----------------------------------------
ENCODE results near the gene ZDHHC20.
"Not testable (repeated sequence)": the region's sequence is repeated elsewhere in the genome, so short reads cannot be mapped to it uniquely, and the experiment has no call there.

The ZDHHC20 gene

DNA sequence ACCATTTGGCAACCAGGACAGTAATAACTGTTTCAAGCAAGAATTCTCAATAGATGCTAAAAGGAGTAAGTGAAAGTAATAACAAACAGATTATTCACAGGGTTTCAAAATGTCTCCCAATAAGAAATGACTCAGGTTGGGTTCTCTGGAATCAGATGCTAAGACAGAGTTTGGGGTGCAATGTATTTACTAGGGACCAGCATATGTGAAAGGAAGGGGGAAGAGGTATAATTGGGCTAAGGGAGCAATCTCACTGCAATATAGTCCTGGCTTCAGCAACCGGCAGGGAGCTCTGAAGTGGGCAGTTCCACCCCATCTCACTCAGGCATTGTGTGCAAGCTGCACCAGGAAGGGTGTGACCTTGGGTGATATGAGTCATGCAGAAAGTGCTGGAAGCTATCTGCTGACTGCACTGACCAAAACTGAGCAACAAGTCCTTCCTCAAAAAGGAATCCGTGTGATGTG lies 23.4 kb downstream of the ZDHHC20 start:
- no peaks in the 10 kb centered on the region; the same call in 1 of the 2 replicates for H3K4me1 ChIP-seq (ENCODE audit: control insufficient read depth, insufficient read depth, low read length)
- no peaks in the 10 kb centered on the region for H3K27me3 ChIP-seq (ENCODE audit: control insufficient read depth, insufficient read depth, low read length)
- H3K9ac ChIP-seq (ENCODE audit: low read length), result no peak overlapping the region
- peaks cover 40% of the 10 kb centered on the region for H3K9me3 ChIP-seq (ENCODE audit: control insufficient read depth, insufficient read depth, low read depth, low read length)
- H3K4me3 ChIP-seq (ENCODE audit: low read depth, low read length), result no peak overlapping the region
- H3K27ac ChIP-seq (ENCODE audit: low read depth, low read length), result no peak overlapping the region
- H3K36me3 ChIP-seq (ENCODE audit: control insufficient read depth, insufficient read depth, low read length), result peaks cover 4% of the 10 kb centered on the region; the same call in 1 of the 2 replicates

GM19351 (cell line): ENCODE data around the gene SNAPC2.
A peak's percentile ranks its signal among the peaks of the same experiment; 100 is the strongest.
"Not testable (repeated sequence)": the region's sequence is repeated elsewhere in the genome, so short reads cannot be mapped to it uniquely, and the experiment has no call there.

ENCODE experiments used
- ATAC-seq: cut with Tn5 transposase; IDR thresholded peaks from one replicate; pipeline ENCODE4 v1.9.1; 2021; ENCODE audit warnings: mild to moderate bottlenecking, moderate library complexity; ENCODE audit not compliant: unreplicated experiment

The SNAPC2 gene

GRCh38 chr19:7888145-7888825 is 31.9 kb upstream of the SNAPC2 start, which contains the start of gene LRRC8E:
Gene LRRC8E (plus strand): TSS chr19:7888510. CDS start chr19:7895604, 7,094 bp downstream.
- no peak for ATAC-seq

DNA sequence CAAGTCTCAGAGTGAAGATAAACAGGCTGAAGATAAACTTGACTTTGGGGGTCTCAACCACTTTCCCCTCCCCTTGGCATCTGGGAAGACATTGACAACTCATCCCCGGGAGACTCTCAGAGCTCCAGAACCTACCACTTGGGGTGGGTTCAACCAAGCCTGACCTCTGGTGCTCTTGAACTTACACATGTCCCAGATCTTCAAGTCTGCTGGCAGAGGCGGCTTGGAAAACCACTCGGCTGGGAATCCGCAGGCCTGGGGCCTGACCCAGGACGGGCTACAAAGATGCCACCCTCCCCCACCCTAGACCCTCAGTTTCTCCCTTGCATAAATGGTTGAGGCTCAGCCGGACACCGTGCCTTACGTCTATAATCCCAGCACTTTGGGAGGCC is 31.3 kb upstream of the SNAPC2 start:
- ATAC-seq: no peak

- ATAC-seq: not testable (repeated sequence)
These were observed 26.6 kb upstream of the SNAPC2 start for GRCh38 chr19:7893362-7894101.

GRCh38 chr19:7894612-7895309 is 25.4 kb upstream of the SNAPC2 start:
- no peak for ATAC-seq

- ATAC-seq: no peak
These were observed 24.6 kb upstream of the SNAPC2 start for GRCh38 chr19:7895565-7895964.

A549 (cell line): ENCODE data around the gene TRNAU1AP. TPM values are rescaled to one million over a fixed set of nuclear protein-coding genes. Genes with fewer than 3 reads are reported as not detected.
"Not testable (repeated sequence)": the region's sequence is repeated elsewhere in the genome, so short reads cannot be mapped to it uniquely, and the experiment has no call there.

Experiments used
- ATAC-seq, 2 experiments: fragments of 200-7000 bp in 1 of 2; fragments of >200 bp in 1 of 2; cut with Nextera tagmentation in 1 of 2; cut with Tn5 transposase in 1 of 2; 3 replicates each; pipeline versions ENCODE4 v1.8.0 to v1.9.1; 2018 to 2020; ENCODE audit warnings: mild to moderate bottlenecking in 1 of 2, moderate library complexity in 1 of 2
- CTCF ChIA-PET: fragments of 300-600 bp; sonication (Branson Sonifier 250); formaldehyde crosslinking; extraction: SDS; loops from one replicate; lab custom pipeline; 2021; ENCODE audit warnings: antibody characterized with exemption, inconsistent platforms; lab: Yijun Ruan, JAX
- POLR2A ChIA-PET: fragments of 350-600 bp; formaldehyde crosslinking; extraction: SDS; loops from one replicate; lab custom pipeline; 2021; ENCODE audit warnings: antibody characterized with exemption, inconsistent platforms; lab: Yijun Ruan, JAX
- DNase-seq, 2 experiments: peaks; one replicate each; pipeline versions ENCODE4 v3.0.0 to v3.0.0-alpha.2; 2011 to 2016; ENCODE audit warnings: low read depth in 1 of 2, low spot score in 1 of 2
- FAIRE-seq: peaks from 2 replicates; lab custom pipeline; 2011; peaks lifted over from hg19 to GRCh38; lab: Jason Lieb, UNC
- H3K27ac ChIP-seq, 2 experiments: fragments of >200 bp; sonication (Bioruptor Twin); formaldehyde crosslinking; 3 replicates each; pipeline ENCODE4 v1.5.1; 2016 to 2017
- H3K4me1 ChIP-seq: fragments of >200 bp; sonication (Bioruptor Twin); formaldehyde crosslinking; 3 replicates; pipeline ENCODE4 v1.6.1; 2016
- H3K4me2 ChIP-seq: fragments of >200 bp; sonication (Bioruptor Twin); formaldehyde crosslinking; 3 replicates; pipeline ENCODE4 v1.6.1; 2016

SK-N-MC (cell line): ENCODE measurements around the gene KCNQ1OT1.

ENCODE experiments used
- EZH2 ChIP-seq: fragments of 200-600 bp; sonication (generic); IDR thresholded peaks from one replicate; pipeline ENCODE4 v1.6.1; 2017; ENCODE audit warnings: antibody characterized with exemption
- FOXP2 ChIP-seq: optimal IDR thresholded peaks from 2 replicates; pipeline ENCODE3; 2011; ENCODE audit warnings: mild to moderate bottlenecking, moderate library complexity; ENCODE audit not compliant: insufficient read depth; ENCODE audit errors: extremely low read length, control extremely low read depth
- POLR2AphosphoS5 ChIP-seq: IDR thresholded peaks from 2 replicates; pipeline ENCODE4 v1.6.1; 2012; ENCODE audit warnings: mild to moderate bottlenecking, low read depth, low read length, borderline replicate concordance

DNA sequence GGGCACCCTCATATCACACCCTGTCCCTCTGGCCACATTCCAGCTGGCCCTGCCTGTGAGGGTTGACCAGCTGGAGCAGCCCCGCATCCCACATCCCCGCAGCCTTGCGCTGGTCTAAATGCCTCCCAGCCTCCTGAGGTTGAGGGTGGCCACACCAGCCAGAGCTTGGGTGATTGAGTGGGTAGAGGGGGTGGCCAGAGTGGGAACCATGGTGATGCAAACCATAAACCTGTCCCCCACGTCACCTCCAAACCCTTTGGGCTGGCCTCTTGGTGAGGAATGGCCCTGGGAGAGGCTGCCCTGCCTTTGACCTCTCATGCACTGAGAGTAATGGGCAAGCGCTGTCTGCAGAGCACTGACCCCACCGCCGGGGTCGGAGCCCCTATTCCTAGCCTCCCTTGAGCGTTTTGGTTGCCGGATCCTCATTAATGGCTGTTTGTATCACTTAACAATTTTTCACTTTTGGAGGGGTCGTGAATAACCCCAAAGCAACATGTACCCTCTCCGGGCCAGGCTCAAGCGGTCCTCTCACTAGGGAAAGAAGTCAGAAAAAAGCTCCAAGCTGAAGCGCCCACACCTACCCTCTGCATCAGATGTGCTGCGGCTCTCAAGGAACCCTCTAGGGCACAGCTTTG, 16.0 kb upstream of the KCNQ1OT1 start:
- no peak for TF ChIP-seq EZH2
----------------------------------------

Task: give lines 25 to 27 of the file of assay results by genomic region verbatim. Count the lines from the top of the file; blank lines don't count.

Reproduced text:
GRCh38 chr19:7894612-7895309 is 25.4 kb upstream of the SNAPC2 start:
- no peak for ATAC-seq

- ATAC-seq: no peak